# Inverse Equation

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• June 1st 2006, 04:21 PM
takkun0486
Inverse Equation
How would I find out the inverse for these equations?

F(x) = 2√(x+3)
G(x) = 2^(x+1)+4
Y= 2(x-5)^3
• June 1st 2006, 06:26 PM
Soroban
Hello, takkun0486!

Do you know the procedure for finding an inverse function?

[1] Replace the function with y.
[2] "Switch" the x's and y's.
[3] Solve for y.

Quote:

How would I find out the inverses for these functions?

$(a)\;\;F(x) \:= \:2\sqrt{x+3}$
$(b)\;\;G(x) \:= \:2^{x+1} + 4$
$(c)\;\;Y\:= \:2(x-5)^3$
$(a)$ We have: $[1]\;\;y\;=\;2\sqrt{x+3}$

"Switch": $[2]\;\;x\;=\;2\sqrt{y + 3}$

Solve for y: . $[3]\;\;\frac{x}{2}\;=\;\sqrt{y + 3}$

Square: . $\left(\frac{x}{2}\right)^2\;=\;(\sqrt{y + 3})^2\quad\Rightarrow\quad \frac{x^2}{4}\;=\;y + 3$

Then: . $\frac{x^2}{4} - 3 \;= \;y$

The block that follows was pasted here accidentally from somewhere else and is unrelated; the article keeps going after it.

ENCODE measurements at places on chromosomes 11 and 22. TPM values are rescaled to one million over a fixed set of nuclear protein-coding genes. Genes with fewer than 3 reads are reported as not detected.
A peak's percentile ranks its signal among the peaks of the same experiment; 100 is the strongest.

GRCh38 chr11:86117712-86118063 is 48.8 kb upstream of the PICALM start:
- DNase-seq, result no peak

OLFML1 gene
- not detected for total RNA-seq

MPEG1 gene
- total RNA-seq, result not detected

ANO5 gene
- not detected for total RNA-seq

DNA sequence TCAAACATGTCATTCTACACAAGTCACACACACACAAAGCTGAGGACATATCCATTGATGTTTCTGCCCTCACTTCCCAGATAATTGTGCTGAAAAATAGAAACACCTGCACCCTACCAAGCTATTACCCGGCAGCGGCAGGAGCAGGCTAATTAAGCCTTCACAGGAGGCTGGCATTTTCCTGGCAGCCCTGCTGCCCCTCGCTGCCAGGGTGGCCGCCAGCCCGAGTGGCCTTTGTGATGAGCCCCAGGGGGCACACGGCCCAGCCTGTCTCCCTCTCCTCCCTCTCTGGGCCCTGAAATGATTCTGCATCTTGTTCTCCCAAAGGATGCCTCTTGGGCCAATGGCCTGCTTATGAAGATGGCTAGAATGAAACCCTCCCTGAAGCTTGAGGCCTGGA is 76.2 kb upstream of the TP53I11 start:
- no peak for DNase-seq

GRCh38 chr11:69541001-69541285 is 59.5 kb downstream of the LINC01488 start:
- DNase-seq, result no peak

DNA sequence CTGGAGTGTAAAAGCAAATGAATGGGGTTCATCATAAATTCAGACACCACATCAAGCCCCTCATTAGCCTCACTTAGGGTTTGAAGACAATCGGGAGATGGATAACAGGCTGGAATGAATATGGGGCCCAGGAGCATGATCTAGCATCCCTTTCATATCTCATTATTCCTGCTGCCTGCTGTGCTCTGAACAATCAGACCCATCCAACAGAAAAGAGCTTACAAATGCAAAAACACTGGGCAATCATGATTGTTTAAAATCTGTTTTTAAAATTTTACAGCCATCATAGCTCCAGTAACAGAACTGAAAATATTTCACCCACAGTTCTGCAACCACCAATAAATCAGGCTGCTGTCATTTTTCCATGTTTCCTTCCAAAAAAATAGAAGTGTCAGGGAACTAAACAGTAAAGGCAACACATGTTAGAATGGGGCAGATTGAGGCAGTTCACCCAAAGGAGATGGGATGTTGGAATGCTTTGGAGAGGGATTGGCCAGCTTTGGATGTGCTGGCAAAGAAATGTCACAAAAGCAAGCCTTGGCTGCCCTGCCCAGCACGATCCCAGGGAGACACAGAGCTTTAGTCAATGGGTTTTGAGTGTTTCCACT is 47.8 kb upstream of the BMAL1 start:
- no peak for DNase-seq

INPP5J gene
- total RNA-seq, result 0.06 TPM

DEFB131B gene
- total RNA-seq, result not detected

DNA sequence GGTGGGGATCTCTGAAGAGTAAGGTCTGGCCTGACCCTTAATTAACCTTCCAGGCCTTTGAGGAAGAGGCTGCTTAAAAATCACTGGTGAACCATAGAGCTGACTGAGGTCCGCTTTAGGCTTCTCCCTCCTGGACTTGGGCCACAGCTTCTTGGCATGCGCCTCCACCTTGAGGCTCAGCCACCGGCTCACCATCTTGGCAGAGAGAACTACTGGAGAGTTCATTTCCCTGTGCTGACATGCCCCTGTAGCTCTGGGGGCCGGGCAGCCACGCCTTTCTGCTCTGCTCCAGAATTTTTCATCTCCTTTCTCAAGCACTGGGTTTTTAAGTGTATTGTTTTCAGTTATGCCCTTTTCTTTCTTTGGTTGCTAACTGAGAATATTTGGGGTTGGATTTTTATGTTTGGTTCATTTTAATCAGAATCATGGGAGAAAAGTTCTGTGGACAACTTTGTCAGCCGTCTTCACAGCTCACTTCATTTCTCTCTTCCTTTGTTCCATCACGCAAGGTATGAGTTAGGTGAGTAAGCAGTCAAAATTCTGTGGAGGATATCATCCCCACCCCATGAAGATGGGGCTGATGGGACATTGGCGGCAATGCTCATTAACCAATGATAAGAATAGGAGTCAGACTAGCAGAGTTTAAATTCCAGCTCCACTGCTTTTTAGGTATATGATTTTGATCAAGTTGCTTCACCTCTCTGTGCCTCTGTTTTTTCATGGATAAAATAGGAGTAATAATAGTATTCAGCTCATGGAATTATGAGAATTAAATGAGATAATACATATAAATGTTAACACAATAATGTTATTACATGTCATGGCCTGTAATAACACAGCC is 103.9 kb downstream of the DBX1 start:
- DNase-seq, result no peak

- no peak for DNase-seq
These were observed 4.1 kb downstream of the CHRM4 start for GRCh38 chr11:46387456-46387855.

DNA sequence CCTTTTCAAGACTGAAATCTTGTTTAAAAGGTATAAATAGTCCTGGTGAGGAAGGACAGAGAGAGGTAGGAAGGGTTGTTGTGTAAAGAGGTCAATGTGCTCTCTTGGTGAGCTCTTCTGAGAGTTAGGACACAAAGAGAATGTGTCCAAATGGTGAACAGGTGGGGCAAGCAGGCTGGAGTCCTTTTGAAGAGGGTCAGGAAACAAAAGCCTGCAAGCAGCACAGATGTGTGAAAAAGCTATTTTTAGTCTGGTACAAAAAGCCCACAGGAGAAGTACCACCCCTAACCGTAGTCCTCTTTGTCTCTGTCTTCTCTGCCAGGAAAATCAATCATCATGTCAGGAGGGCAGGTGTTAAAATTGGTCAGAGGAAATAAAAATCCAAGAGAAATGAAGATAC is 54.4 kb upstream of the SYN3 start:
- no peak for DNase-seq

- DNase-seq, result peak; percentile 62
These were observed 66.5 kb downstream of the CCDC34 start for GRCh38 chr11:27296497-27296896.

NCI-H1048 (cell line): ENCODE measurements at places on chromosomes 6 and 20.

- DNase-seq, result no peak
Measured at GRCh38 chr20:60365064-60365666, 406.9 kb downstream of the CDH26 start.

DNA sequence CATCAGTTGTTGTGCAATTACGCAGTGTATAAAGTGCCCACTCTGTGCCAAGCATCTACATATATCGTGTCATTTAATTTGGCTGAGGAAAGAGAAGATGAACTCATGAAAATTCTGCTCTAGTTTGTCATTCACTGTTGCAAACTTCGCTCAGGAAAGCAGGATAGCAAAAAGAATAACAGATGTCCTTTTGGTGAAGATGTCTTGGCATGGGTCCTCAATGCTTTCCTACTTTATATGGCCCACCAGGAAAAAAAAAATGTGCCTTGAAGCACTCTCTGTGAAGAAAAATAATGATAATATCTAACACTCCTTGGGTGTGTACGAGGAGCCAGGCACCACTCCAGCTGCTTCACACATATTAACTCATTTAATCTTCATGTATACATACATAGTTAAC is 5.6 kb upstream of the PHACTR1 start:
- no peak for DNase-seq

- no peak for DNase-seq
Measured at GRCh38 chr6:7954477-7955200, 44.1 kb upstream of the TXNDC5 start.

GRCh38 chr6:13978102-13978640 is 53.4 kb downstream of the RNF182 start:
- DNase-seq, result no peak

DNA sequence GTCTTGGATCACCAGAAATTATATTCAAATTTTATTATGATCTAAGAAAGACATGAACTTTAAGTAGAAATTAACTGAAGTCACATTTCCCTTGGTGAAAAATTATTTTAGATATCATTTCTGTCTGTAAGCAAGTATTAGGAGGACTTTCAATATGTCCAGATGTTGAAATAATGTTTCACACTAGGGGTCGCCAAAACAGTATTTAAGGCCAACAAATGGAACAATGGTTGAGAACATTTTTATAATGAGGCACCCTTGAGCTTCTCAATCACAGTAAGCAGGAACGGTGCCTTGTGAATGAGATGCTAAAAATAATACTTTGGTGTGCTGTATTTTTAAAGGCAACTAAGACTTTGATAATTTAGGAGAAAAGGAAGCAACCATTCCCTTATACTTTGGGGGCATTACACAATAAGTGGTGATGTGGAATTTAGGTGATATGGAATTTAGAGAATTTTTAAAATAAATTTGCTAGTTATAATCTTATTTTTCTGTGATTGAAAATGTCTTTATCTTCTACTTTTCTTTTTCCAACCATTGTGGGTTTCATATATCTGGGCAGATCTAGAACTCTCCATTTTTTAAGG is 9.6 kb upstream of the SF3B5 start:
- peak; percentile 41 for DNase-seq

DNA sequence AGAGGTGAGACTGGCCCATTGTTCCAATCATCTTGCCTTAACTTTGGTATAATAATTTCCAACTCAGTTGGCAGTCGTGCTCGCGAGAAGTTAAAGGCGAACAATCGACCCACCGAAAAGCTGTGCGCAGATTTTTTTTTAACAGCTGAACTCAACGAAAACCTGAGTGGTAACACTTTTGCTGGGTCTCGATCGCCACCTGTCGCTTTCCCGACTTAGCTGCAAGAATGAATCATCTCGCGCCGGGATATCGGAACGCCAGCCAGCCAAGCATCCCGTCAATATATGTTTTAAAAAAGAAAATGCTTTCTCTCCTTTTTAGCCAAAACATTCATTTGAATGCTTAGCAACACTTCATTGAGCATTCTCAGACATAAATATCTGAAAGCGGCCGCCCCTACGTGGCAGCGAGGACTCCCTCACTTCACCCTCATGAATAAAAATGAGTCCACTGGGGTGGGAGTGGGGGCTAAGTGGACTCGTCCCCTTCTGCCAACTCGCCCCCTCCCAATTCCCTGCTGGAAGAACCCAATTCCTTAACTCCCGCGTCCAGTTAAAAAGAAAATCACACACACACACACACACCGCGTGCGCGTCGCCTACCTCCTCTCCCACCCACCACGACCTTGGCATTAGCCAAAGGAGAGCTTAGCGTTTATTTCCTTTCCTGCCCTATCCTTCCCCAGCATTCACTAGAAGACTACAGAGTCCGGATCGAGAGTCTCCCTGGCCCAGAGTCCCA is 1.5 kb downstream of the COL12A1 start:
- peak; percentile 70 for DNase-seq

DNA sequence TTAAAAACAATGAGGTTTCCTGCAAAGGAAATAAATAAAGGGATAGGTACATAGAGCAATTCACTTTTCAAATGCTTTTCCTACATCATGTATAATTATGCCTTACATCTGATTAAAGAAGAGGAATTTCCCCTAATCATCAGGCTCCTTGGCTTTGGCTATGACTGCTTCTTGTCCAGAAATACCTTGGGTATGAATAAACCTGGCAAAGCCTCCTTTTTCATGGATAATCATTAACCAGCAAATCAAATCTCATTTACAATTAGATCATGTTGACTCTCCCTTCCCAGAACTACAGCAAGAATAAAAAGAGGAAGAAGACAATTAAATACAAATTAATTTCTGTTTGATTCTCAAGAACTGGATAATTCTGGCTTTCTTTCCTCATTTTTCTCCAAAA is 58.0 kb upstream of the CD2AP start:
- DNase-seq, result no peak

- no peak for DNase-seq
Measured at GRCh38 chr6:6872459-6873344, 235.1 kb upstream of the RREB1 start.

Therefore: . $f^{-1}(x)\;=\;\frac{x^2}{4} - 3$

$(b)$ We have: . $[1]\;y \:= \:2^{x+1} + 4$

Switch: . $[2]\;\;x\;=\;2^{y+1} + 4$

Solve for y: . $[3]\;\;x - 4\:=\:2^{y+1}$

Take logs: . $\ln(x - 4)\:=\:\ln(2^{y+1})\quad\Rightarrow\quad \ln(x - 4)\:=\:(y + 1)\ln(2)$

Then: . $\frac{\ln(x - 4)}{\ln(2)}\:=\:y + 1\quad\Rightarrow\quad\frac{\ln(x-4)}{\ln(2)} - 1\:=\:y$

Therefore: . $G^{-1}(x)\;=\;\frac{\ln(x-4)}{\ln(2)} - 1$

$(c)$ We have: . $y \:=\:2(x - 5)^3$

Switch: . $x \;= \;2(y - 5)^3$

Solve for y: . $\frac{x}{2}\;=\;(y - 5)^3$

Take cube roots: . $\sqrt[3]{\frac{x}{2}}\;=\;y - 5$

Then: . $\sqrt[3]{\frac{x}{2}} + 5 \;= \;y$

Therefore: . $Y^{-1}\;=\;\sqrt[3]{\frac{x}{2}} + 5$ . . . or: $Y^{-1} \;= \;\frac{\sqrt[3]{4x}}{2} + 5$